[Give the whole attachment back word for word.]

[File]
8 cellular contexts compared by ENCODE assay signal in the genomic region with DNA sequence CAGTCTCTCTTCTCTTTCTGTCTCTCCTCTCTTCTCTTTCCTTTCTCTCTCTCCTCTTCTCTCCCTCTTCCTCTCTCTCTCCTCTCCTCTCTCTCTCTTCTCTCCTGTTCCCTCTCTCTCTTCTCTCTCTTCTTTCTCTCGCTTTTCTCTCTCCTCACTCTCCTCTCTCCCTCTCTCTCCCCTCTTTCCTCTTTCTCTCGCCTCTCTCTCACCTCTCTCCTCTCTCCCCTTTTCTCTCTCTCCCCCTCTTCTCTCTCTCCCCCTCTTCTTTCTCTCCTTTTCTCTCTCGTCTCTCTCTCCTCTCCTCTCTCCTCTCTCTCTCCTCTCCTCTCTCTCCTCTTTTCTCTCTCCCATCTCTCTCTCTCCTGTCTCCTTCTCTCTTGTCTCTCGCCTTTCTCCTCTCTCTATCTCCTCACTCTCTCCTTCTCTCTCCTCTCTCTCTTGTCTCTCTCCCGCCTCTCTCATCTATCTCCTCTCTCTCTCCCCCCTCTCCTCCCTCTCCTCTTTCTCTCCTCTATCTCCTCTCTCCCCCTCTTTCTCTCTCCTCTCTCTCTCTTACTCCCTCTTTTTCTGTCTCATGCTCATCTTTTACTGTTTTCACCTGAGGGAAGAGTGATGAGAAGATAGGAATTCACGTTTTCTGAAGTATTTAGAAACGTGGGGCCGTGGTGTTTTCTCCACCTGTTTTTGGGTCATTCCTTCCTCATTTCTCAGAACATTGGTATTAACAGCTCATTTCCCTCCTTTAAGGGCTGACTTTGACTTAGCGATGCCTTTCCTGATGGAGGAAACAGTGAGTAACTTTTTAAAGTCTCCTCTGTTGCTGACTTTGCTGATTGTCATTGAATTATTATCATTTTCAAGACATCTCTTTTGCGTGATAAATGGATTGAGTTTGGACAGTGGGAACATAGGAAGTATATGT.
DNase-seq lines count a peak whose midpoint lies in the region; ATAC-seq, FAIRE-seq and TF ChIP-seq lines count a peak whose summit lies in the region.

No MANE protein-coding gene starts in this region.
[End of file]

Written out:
8 cellular contexts compared by ENCODE assay signal in the genomic region with DNA sequence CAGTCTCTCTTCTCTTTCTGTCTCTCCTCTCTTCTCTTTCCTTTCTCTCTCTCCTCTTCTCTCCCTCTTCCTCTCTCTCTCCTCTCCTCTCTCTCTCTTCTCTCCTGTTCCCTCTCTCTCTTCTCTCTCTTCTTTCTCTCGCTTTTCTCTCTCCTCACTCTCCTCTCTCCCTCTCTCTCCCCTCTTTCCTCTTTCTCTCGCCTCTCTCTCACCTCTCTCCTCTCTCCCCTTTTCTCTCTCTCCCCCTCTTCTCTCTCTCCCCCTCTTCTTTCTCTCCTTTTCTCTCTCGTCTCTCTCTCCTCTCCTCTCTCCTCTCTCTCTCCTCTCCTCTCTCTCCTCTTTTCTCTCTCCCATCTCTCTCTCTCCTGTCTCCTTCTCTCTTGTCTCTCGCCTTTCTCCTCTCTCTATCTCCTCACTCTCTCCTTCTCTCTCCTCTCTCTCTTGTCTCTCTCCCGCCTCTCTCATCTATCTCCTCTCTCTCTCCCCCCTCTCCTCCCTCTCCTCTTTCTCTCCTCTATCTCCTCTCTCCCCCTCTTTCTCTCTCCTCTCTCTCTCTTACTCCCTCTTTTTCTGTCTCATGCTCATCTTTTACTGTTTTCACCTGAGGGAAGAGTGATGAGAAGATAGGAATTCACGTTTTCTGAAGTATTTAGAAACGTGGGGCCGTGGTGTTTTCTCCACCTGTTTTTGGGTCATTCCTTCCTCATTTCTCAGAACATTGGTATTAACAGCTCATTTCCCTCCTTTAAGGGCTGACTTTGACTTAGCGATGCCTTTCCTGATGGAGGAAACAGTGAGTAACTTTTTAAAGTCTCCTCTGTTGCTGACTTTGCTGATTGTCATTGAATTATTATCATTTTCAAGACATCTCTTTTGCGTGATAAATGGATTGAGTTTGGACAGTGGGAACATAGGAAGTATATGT.
DNase-seq lines count a peak whose midpoint lies in the region; ATAC-seq, FAIRE-seq and TF ChIP-seq lines count a peak whose summit lies in the region.

No MANE protein-coding gene starts in this region.